It seems that certain forms of help can dilute recipients’ sense of accountability for their own success. The college student might think: If Mom and Dad are always around to solve my problems, why spend three straight nights in the library during finals rather than hanging out with my friends?They reference their previous work (see MindBlog link above) showing that this effect generalizes to many 'helping' situations.
Women who thought about how their spouse was helpful with their health and fitness goals became less motivated to work hard to pursue those goals: relative to the control group, these women planned to spend one-third less time in the coming week pursuing their health and fitness goals.
....the problem: how can we help our children (and our spouses, friends and co-workers) achieve their goals without undermining their sense of personal accountability and motivation to achieve them?...The answer, research suggests, is that our help has to be responsive to the recipient’s circumstances: it must balance their need for support with their need for competence. We should restrain our urge to help unless the recipient truly needs it, and even then, we should calibrate it to complement rather than substitute for the recipient’s efforts.(I like to think that this would be a good description of how I ran my research laboratory, training graduate and post-doctoral students, for 30 years.) A final clip:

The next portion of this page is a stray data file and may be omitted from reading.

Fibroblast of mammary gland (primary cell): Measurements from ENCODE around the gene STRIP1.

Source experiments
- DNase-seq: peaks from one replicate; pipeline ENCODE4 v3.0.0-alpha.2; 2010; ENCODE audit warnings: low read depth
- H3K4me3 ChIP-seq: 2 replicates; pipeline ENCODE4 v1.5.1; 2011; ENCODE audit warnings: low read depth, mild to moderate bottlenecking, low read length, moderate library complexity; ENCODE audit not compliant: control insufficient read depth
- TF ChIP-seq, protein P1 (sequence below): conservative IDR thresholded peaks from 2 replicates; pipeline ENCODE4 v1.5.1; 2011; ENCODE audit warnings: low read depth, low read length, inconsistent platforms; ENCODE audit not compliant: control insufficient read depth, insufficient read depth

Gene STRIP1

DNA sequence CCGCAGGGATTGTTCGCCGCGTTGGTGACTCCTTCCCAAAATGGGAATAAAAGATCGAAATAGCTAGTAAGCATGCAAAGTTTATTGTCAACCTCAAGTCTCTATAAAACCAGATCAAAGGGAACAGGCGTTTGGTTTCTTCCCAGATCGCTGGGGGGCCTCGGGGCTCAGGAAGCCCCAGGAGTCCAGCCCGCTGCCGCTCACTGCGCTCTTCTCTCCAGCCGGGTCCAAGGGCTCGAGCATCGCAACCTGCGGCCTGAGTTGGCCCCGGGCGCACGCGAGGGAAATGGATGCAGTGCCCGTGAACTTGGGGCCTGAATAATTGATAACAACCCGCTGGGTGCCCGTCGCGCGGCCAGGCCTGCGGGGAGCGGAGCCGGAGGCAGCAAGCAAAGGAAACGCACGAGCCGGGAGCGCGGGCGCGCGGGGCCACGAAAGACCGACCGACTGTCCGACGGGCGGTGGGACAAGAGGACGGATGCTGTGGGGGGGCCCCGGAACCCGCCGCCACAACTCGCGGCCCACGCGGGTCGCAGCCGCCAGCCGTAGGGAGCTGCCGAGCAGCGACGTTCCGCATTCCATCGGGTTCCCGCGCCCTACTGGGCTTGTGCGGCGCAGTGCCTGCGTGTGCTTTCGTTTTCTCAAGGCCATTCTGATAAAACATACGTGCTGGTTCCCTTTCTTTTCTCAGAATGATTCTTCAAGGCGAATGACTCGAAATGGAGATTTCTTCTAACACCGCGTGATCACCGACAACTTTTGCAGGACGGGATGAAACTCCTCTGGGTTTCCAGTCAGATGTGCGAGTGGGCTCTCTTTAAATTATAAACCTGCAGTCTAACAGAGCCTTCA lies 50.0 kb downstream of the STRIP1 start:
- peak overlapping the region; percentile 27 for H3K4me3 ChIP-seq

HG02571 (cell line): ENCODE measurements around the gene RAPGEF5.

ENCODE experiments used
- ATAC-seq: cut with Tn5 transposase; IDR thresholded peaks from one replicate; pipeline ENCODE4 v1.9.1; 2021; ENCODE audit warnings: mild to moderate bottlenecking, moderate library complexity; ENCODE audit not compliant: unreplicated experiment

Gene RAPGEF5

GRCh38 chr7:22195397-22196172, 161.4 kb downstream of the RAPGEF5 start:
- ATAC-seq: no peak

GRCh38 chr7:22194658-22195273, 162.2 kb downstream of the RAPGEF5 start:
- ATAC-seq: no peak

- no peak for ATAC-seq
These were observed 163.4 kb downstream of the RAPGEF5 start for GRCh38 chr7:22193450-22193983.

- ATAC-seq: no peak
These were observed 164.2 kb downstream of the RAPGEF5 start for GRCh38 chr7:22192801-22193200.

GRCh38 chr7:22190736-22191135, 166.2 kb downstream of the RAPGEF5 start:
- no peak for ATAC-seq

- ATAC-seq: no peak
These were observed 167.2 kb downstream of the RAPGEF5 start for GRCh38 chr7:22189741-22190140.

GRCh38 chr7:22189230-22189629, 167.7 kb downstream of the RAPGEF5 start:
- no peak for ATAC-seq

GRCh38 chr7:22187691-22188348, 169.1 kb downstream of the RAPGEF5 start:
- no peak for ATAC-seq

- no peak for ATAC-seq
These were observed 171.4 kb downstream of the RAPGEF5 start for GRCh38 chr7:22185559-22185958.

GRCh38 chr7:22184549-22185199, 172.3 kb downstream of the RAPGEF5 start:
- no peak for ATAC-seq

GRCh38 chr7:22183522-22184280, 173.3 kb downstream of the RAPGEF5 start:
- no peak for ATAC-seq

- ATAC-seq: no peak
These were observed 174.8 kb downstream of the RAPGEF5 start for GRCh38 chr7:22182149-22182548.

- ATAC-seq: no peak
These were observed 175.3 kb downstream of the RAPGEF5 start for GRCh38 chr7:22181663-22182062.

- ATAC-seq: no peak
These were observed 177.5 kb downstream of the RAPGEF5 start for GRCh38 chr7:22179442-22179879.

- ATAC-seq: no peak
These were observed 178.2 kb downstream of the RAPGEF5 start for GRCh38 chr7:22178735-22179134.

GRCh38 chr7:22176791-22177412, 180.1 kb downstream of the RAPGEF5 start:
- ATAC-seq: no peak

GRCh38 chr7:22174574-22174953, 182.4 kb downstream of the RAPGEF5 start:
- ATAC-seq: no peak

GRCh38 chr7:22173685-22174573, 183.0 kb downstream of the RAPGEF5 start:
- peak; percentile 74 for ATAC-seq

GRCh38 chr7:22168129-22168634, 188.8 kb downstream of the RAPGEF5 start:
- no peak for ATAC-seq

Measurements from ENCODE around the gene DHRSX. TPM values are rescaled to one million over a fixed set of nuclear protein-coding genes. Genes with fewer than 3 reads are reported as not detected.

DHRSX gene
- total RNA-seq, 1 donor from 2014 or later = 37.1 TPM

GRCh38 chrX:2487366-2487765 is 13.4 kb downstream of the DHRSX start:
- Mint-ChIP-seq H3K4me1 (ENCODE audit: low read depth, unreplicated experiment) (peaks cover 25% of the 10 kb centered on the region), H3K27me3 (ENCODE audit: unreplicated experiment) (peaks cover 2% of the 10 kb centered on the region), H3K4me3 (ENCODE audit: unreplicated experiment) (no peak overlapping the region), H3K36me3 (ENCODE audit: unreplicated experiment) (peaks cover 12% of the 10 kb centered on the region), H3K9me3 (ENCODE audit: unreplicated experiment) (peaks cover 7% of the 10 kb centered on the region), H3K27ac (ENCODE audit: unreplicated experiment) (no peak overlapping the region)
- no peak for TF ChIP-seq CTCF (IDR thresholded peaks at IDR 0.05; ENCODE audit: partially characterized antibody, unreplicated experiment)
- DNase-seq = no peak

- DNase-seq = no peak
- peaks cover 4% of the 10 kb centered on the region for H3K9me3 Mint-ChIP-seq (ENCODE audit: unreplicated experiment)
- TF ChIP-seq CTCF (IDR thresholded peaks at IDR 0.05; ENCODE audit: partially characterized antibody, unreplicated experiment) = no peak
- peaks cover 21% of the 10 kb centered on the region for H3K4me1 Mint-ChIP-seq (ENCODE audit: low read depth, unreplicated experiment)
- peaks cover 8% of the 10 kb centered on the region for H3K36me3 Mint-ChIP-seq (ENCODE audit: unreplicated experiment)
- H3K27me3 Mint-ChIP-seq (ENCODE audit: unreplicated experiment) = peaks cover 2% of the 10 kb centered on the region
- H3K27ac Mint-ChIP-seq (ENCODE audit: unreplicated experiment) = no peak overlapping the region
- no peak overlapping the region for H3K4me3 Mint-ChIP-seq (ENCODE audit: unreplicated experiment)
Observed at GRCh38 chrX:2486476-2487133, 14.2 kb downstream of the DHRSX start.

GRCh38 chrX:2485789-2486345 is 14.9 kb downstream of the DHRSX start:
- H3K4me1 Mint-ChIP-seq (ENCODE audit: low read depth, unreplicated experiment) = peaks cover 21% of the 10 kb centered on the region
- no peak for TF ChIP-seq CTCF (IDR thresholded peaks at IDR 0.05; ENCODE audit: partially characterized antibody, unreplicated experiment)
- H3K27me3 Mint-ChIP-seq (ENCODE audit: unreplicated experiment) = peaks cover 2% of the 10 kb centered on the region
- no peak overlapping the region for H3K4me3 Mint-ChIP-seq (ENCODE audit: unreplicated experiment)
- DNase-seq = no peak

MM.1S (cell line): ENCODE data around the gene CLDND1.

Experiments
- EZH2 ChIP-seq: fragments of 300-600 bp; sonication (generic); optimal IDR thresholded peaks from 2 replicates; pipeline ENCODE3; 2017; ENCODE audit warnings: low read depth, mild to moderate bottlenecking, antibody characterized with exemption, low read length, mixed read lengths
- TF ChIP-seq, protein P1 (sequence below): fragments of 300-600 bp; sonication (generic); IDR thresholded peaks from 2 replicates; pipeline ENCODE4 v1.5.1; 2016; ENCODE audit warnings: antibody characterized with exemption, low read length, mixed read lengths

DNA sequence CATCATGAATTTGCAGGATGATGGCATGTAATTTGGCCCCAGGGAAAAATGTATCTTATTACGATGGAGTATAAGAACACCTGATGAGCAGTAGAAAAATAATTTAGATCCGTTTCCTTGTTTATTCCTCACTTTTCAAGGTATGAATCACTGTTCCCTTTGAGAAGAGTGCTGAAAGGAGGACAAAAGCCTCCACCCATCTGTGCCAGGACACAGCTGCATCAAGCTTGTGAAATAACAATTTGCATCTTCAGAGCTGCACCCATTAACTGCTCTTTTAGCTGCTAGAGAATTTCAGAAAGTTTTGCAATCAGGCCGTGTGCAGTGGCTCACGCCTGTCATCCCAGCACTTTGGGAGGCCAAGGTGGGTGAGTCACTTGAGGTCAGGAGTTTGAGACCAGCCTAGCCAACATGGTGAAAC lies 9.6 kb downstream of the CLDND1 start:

...providing help is most effective under a few conditions: when the recipient clearly needs it, when our help complements rather than replaces the recipient’s own efforts, and when it makes recipients feel that we’re comfortable having them depend on us.
So yes, by all means, parents, help your children. But don’t let your action replace their action. Support, don’t substitute. Your children will be more likely to achieve their goals — and, who knows, you might even find some time to get your own social life back on track.